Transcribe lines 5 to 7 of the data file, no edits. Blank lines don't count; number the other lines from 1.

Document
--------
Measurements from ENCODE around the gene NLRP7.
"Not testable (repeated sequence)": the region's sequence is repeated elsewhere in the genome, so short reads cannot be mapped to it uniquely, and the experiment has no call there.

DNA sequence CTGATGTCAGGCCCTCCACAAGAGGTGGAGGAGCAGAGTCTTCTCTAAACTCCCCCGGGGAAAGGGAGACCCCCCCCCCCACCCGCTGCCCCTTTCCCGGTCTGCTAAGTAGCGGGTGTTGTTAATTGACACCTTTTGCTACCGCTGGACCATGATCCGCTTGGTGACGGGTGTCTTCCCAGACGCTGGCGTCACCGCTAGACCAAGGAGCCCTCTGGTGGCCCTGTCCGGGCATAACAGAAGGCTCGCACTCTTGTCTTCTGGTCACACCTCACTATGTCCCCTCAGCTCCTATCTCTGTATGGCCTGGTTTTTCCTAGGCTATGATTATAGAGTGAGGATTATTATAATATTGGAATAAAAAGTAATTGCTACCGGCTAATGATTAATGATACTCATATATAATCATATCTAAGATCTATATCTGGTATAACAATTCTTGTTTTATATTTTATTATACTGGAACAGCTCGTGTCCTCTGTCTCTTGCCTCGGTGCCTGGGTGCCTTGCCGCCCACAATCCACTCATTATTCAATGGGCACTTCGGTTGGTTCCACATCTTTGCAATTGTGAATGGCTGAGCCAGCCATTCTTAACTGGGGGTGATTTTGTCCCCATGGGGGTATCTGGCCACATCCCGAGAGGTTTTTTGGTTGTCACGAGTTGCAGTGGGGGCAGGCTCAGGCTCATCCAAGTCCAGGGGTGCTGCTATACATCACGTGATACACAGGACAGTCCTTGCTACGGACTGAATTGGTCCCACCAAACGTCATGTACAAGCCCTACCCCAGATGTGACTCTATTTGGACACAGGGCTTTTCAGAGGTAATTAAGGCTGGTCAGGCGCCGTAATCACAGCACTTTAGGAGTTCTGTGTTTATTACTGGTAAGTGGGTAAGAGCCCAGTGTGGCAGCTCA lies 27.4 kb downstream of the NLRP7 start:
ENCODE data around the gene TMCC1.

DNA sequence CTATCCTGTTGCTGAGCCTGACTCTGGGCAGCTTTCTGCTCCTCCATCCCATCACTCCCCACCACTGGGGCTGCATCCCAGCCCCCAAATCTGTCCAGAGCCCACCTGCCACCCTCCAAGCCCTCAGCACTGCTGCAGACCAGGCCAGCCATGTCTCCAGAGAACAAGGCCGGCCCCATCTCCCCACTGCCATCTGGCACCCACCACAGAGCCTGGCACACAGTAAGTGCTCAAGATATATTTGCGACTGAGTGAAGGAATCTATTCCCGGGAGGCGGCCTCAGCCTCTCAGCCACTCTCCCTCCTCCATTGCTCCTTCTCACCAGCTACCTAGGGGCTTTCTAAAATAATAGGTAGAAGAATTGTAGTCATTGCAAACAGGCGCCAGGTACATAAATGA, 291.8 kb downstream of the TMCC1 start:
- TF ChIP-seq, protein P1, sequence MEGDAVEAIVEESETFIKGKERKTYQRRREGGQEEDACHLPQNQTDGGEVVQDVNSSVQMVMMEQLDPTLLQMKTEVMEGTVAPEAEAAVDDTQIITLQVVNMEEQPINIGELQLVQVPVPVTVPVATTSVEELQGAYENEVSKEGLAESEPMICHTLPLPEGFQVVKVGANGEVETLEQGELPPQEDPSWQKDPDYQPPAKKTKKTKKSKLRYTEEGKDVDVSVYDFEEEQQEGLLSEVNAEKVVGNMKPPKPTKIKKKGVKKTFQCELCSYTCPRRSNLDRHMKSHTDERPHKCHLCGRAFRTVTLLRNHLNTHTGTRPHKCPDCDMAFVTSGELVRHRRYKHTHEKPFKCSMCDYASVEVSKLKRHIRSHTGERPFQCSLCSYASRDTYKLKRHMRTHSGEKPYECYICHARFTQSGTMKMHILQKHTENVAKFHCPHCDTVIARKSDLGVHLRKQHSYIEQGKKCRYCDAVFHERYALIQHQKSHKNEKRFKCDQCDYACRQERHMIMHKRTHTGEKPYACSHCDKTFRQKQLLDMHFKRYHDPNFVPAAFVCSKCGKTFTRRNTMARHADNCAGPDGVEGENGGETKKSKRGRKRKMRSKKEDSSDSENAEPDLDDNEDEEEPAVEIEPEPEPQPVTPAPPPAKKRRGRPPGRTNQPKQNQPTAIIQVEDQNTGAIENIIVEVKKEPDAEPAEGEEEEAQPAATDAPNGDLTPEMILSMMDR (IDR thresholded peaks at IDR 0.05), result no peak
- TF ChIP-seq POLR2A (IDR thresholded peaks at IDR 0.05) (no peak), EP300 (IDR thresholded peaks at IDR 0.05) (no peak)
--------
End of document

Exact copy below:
DNA sequence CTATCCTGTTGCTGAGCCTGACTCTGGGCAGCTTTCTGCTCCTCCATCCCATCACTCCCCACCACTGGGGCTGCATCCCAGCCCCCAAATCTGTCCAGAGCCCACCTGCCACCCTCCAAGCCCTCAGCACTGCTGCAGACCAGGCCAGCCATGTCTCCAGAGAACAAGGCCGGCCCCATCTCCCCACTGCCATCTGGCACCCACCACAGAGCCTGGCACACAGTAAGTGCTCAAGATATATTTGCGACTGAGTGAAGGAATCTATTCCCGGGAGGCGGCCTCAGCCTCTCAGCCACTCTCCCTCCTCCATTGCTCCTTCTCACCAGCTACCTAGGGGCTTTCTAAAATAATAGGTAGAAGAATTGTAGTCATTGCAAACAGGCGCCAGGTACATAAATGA, 291.8 kb downstream of the TMCC1 start:
- TF ChIP-seq, protein P1, sequence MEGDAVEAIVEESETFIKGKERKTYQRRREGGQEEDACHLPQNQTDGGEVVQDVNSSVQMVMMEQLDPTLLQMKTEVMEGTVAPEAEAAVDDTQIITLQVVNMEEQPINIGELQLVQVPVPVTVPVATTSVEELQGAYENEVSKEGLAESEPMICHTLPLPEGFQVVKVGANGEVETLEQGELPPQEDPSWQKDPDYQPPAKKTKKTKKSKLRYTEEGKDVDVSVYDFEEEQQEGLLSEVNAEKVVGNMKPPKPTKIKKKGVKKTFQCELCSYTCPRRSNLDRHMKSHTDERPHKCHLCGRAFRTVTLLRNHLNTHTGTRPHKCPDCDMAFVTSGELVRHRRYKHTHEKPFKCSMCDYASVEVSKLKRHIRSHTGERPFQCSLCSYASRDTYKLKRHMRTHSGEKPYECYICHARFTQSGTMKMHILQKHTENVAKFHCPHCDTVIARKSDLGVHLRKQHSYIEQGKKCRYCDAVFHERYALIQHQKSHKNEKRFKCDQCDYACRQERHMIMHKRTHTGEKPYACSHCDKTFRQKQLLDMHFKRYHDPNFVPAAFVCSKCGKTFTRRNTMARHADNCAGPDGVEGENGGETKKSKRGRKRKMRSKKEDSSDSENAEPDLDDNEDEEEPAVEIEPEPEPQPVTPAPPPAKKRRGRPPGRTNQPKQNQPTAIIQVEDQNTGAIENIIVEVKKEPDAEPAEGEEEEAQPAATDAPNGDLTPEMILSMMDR (IDR thresholded peaks at IDR 0.05), result no peak
- TF ChIP-seq POLR2A (IDR thresholded peaks at IDR 0.05) (no peak), EP300 (IDR thresholded peaks at IDR 0.05) (no peak)